So the Pharisees and the priests had money changers in the temple, making a huge profit from the poor who had come seeking God. They had to pay to change their money from Roman to Jewish, they had to use the Jewish money to buy the clean animals for the sacrifice – animals grown on the farms of the priests – they had to pay to have them sacrificed. And the temple authorities grew ever richer, and at no point did they break the law.

They weren’t deliberately corrupt. They were just blind to it. They had a Temple to run, with ambitions building and decorating projects. They couldn’t, genuinely couldn’t see what the issue was.

Jesus could. And he did.

Because the laws of God, like any laws, were descriptions of what God had said to his people in the past. But they were treating them as proscriptions of how God would act in the future.

And if you only allow God to behave in the same way as he did in the past – well that doesn’t work for the God who makes all things new.

Their love of laws had effectively imprisoned both them and God in the Temple. The God who walked with Adam,  who stayed Abraham’s hand,  who sheltered Daniel, who wrestled with Jacob,  and who spoke to Isaiah and Jeremiah, that God was imprisoned in the holy of holies, enslaved by the rules of those who loved rules.

The same God, though, appeared to Jesus in his baptism, and in his Transfiguration. To the Jews who followed Jesus, those stories must have been like God coming back to life.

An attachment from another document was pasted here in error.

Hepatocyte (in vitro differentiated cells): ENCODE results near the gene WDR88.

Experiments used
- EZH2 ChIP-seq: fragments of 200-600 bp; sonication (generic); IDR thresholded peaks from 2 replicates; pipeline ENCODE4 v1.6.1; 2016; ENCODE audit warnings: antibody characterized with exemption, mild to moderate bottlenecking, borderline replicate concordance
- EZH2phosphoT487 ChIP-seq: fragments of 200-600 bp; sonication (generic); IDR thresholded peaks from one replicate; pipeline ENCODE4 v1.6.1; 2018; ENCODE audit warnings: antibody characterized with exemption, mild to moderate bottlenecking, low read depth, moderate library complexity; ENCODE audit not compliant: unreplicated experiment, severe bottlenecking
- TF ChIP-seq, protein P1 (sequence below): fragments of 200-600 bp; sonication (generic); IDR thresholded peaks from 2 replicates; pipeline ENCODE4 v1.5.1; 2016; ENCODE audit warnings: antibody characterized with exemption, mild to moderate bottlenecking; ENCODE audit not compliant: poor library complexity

At that first ordination of women, I spoke to my friend Jane. I was a catholic and I didn’t want to receive communion, but I respected her, and when it came to her ordination I pointed out to her that when I went to the altar rails, I wouldn’t be receiving communion from her, not because she was a woman, but because she was an Anglcian and I was a catholic.

I was trying to be generous. I think.

And so, safe in my rules, after a wonderful passionate sermon from Bishop Richard, I went to the altar rail to receive my blessing from the newly ordained Jane, now Vice-Provost of the Cathedral. I put my hands across my chest, to indicate I didn’t want communion, Because, the rules had to be kept.

And when I walked back from those altar rails, I felt shame. I felt ashamed of my rules. And if ever God spoke to me it was that day. God said to me “you don’t half believe a load of crap”. That’s not a joke, I really felt it.

I felt God saying that I had to let go of that safe, secure and comfortable faith which holds God at arms length, and which lives by rules.

And I did. And I embraced a more confusing and messier and more difficult world.

The choice the Jews were presented with by Jesus in the Temple was not an easy one for them. It was a choice between straightforward laws, where you knew were you were, and the confusing and difficult, messy passion of a God who requires morality more than law. It was a choice between the rich and the respectable, the outwardly orderly and shiny, and the wild man, full of genuine passion who was making a hell of a mess in the Temple.

But as Paul says, the cross is folly to those who are perishing,
but to those who are being saved it is the power of God.
Where is the scribe?
Where is the wise?
Where is the debater of the age?
Has God not made foolish the wisdom
of the world?
For God’s wisdom is wiser than human wisdom
and God’s weakness stronger than human strength.

To be a Christian, is to let go of a lot of things.
To let go of our comfort,
our pleasing reliance on rules,
our ease
and our prisons.

About frpip

Priest, Dad, A long way away. You can call me Father Father Father.